Jim's Richard III Blog

What had started as a blog of Richard III rehearsal process at Cal Shakes has now evolved or devolved into a small novella. The author is petrified to change the name for fear it'll disappear, and wouldn't know what to call it anyway. Many stories are included and questions are even answered sometimes!

Friday, July 20, 2007

Gettysburg Address

An instructor in school once asked me to read the the Gettysburg Address to the rest of the class and I, groaning, went to the front accompanied by the hoots and snickers of the rest of the group. To drown out the remarks I focused totally on the words that we'd all heard many times; little understood and by now rote. I found myself going "into" them; hearing them truly for the first time in my life and suddenly the class grew still and quiet and we were all hearing them. Then my voice broke and it all went to Hell; but for just that long we were all touched more deeply than we expected to be--it took us all by surprise. Maybe THAT was truly when I found I wanted to be an actor.

So I decided to revisit the document, since I'd not read it since that time. It's good, check it out. Read it slowly, hear the words.

The Gettysburg Address

Four score and seven years ago our fathers brought forth on this continent, a new nation, conceived in Liberty, and dedicated to the proposition that all men are created equal.

Now we are engaged in a great civil war, testing whether that nation, or any nation so conceived and so dedicated, can long endure. We are met on a great battle-field of that war. We have come to dedicate a portion of that field, as a final resting place for those who here gave their lives that that nation might live. It is altogether fitting and proper that we should do this.

But, in a larger sense, we can not dedicate -- we can not consecrate -- we can not hallow -- this ground. The brave men, living and dead, who struggled here, have consecrated it, far above our poor power to add or detract. The world will little note, nor long remember what we say here, but it can never forget what they did here. It is for us the living, rather, to be dedicated here to the unfinished work which they who fought here have thus far so nobly advanced. It is rather for us to be here dedicated to the great task remaining before us -- that from these honored dead we take increased devotion to that cause for which they gave the last full measure of devotion -- that we here highly resolve that these dead shall not have died in vain -- that this nation, under God, shall have a new birth of freedom -- and that government of the people, by the people, for the people, shall not perish from the earth.

Wow. It still gets me.

They All Want To Play Hamlet

This is from the pen of Carl Sandburg; I hope I'm not breaking any copyright rules by posting this, but I'm sure the estate of Mr. Sandburg understands that this poem is possibly one of the most succinct arrangement of words regarding acting to date. And anyway I got it from another website. So there.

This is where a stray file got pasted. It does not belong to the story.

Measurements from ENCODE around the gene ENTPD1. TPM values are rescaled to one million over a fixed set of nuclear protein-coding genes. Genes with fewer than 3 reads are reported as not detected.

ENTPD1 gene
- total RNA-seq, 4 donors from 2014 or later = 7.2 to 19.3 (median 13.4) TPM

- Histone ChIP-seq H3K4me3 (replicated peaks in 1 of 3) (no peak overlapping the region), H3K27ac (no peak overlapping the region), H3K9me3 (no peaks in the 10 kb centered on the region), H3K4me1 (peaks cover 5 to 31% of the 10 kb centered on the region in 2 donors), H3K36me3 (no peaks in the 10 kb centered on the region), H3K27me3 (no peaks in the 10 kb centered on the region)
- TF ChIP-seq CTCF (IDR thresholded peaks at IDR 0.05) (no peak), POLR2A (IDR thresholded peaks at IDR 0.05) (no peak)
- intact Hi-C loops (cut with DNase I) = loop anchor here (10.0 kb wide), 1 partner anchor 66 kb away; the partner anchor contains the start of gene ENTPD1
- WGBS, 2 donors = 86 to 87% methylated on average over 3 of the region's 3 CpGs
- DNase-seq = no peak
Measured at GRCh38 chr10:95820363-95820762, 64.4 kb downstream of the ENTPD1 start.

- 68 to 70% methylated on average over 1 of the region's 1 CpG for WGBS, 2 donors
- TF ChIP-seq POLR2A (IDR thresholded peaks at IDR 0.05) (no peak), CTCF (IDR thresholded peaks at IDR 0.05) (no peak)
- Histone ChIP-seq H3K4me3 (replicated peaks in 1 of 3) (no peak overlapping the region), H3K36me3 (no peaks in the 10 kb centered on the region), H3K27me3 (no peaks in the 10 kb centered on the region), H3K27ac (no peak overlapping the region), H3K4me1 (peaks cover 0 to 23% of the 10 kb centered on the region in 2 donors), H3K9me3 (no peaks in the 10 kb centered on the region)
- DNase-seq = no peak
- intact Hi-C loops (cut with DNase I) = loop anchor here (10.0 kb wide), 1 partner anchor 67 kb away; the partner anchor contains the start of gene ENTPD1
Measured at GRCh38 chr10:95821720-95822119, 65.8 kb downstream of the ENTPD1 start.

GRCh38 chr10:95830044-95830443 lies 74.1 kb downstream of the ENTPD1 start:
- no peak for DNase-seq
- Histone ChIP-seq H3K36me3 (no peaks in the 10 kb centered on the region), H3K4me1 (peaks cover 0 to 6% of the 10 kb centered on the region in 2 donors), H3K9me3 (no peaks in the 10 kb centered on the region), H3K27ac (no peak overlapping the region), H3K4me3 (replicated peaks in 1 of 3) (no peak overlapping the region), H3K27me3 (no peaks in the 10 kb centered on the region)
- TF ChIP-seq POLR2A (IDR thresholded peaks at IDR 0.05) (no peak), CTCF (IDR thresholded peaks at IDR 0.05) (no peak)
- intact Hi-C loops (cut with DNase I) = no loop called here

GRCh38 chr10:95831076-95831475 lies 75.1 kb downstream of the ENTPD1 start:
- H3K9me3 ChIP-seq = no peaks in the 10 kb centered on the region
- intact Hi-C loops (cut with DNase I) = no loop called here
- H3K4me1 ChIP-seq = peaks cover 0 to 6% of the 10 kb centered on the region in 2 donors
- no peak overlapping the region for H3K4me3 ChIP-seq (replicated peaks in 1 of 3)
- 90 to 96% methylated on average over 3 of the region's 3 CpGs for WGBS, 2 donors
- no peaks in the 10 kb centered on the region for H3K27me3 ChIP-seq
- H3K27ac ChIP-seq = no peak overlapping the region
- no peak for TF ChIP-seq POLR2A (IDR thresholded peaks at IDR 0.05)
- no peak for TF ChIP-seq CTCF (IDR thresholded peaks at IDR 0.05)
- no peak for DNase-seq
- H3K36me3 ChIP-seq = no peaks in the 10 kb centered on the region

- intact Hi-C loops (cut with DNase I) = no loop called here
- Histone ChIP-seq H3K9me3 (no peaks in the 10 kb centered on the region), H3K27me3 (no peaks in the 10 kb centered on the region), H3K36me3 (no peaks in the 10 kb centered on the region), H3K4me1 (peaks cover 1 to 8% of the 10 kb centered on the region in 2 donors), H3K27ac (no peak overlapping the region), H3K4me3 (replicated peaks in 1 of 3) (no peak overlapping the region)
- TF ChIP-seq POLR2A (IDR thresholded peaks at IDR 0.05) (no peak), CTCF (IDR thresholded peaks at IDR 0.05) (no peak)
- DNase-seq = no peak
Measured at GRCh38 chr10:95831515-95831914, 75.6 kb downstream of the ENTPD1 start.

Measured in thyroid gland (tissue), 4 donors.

Truly Martha, Josh, Hilda, and AnonySmiths it does call to us--a sirens song to be sure--and we come back to it over and over drawn by those "wise, keen, beautiful words". They are the essence of our craft, the bricks from which we build our stories
, the essence of the song itself. Remember the first time you truly "heard", the words someone had written and had them touch you on some deep level without your quite knowing why?

The lure of the big roles and the big words, the frustration of not being able to get them quite right, the possibility of never getting anything right or never even understanding, perhaps, the authors words and intent. And also the joy of the work itself, and knowledge of our own foolishness and fixation. These are the echoes that Mr. Sandburg's poem make resonate within me.

Hey, will you keep me posted if I'm using too many Italics? Thanks.

I talk of being frustrated at times, and I think most actors do get frustrated sometime during every production, and yes I suppose that feeling can build up, but I've gotta say Martha, that just one good experience, just one really fine show with a good cast, director, concept and staging will have us coming back to drink from the well for the next 10 years. Addict or Artist -- you make the call.


They all want to play Hamlet.
They have not exactly seen their fathers killed
Nor their mothers in a frame-up to kill,
Nor an Ophelia dying with a dust gagging the heart,
Not exactly the spinning circles of singing golden spiders,
Not exactly this have they got at nor the meaning of flowers - Oh flowers,
flowers slung by a dancing girl - in the saddest play the
inkfish Shakespeare, ever wrote;
Yet they all want to play Hamlet because it is sad like all actors are sad
and to stand by an open grave with a joker's skull in the hand and
then to say over slow and say over slow wise, keen, beautiful words
masking a heart that's breaking, breaking,
This is something that calls and calls to their blood,
They are acting when they talk about and they know it is acting to be
particular about it and yet; They all want to play Hamlet.

Carl Sandburg